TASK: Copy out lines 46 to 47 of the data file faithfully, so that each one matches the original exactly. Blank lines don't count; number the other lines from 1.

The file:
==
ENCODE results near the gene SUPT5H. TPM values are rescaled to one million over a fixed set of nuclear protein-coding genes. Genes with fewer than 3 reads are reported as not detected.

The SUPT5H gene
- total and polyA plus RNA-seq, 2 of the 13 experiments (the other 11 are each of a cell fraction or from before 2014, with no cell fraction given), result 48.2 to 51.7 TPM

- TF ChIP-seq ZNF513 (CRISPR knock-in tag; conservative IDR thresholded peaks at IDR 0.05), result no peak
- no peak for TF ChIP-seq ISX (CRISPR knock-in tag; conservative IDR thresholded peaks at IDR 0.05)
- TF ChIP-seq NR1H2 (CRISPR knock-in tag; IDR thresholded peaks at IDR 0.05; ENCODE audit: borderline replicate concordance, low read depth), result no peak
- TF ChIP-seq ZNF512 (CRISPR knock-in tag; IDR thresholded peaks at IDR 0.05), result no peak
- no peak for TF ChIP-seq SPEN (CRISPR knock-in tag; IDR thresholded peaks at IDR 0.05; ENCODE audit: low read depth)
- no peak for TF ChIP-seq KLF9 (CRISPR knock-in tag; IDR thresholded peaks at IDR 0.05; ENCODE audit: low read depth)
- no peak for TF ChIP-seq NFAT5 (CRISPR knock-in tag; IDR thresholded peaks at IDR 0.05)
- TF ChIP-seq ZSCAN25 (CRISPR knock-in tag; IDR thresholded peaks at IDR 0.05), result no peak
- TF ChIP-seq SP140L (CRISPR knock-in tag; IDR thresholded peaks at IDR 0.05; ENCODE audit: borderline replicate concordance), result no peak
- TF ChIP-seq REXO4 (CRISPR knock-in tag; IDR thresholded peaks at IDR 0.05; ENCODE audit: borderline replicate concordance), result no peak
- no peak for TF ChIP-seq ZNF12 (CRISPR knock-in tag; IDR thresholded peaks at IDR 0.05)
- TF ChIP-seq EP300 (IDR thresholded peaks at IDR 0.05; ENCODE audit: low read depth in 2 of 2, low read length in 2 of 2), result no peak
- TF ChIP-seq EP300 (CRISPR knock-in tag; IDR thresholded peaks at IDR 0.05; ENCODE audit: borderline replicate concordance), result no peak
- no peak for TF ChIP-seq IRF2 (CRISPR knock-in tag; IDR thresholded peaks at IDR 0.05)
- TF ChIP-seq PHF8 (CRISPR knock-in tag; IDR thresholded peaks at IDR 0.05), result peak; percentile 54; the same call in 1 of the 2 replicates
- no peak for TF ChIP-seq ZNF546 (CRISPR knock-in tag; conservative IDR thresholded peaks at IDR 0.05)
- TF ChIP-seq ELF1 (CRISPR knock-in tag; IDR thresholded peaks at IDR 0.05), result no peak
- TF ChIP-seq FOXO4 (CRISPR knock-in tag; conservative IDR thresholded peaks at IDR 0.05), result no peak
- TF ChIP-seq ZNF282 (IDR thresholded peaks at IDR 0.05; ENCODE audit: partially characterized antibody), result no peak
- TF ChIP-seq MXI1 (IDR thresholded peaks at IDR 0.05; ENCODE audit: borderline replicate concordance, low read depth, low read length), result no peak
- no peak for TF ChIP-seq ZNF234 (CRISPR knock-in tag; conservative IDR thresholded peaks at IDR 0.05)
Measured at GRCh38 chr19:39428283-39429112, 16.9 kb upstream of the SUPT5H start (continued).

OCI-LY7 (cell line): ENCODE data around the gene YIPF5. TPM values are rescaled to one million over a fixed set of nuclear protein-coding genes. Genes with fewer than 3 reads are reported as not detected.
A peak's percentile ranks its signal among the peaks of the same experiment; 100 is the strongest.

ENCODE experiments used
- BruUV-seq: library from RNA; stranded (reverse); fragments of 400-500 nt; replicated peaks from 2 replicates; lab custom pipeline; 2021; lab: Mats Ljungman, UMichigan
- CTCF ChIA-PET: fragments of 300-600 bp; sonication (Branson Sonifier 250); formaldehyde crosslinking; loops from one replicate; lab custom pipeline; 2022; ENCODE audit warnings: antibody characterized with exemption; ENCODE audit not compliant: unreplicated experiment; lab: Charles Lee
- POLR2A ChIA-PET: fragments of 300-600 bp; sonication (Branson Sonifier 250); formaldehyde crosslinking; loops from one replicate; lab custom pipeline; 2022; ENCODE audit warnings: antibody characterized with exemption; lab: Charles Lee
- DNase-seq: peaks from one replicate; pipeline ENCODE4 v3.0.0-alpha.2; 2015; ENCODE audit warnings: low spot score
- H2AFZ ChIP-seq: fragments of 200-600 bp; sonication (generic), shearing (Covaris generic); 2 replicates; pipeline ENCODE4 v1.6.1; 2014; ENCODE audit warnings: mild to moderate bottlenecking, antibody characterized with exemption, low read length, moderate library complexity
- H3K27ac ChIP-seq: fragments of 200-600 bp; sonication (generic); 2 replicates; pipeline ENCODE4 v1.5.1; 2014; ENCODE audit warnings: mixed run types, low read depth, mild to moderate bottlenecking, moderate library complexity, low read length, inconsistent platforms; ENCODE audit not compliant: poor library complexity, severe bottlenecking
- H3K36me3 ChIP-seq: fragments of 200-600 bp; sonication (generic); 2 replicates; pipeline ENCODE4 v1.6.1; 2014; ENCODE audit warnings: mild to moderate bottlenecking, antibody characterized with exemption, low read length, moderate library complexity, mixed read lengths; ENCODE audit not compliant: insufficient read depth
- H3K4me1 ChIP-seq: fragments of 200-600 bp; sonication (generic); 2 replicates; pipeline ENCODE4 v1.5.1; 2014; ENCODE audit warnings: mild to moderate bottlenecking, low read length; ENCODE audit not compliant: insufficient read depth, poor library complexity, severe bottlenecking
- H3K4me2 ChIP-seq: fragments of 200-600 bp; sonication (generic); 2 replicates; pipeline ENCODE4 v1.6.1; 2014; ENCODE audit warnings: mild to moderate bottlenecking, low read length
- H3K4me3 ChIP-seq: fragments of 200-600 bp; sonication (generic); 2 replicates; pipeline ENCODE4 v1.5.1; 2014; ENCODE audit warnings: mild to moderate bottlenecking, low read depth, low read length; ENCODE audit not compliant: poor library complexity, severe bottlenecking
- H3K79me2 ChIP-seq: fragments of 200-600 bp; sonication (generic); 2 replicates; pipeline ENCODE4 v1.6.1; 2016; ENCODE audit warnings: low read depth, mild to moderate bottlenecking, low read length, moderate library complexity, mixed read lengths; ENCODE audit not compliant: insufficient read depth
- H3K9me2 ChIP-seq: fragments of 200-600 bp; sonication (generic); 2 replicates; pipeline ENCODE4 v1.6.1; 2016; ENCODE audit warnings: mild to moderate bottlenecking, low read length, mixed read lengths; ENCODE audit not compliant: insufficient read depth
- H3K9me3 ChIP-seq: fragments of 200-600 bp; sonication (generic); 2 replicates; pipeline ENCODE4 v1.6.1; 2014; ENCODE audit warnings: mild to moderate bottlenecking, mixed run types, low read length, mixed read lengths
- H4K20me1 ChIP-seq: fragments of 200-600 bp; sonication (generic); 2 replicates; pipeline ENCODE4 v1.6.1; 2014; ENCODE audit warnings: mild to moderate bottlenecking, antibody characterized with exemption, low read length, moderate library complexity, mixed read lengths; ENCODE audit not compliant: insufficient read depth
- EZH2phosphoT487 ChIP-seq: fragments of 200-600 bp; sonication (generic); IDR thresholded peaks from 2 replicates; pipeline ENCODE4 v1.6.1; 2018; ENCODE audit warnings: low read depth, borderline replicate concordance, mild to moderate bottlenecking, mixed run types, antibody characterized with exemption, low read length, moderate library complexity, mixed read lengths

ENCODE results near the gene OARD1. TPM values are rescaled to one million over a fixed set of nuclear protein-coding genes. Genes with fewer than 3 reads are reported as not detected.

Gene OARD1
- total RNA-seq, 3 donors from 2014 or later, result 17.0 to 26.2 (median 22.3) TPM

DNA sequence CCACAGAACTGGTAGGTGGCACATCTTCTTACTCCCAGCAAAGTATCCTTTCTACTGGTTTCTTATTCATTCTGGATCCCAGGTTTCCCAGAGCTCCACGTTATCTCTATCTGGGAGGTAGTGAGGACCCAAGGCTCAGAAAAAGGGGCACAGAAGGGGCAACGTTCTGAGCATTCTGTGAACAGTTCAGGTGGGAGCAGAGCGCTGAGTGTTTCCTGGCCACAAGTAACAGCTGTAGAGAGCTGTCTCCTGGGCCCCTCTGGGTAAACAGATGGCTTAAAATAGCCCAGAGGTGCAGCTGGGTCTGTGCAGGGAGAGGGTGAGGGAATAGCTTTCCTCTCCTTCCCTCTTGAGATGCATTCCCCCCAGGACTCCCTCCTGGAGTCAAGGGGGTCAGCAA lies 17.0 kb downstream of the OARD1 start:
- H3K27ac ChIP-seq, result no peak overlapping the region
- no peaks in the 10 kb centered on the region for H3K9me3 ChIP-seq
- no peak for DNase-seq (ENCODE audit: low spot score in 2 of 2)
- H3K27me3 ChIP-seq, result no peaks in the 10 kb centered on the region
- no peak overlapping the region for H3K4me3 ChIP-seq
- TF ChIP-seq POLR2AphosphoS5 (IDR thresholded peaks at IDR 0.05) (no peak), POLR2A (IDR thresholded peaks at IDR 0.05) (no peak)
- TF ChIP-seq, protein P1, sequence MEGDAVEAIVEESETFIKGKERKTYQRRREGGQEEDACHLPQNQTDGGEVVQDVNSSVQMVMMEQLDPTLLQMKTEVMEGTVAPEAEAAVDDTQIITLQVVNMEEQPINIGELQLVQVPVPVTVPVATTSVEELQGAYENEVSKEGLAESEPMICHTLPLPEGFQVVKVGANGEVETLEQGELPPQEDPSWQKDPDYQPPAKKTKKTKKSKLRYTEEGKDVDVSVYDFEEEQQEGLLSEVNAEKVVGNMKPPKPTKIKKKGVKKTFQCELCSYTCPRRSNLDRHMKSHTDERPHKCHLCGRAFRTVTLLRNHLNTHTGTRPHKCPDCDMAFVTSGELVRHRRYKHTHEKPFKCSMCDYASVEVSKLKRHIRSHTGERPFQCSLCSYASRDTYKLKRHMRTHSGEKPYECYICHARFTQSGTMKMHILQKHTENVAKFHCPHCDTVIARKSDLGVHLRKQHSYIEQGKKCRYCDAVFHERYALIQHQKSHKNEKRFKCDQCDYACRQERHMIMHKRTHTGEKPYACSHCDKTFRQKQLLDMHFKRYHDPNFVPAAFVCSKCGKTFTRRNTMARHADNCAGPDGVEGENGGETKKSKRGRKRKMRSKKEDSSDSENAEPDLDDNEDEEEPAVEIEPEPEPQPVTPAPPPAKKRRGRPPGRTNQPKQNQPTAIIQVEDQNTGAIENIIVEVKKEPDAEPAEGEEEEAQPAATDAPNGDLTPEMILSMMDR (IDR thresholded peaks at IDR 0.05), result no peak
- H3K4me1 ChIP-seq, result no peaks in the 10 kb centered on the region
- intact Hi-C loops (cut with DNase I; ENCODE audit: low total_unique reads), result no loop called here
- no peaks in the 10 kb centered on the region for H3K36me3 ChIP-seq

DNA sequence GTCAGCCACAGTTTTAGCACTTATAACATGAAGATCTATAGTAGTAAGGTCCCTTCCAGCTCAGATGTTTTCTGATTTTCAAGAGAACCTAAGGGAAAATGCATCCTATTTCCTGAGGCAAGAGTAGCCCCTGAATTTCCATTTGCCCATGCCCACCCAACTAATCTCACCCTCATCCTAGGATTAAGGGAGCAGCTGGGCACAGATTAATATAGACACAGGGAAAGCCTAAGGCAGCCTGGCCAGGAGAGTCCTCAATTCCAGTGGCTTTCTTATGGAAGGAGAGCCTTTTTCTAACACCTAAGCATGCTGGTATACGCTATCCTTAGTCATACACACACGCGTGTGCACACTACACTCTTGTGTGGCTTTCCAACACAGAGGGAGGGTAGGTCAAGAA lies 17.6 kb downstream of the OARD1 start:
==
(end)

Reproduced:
- total RNA-seq, 3 donors from 2014 or later, result 17.0 to 26.2 (median 22.3) TPM

DNA sequence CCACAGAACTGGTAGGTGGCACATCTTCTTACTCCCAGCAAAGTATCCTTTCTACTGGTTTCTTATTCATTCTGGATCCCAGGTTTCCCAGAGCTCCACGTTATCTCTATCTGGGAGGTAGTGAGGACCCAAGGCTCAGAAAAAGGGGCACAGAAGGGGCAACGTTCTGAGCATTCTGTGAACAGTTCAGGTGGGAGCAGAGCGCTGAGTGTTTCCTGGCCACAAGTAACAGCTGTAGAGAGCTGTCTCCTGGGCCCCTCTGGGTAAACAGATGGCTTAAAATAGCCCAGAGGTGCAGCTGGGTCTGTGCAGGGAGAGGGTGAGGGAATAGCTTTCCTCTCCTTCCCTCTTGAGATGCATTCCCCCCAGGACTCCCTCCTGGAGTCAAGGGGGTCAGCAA lies 17.0 kb downstream of the OARD1 start: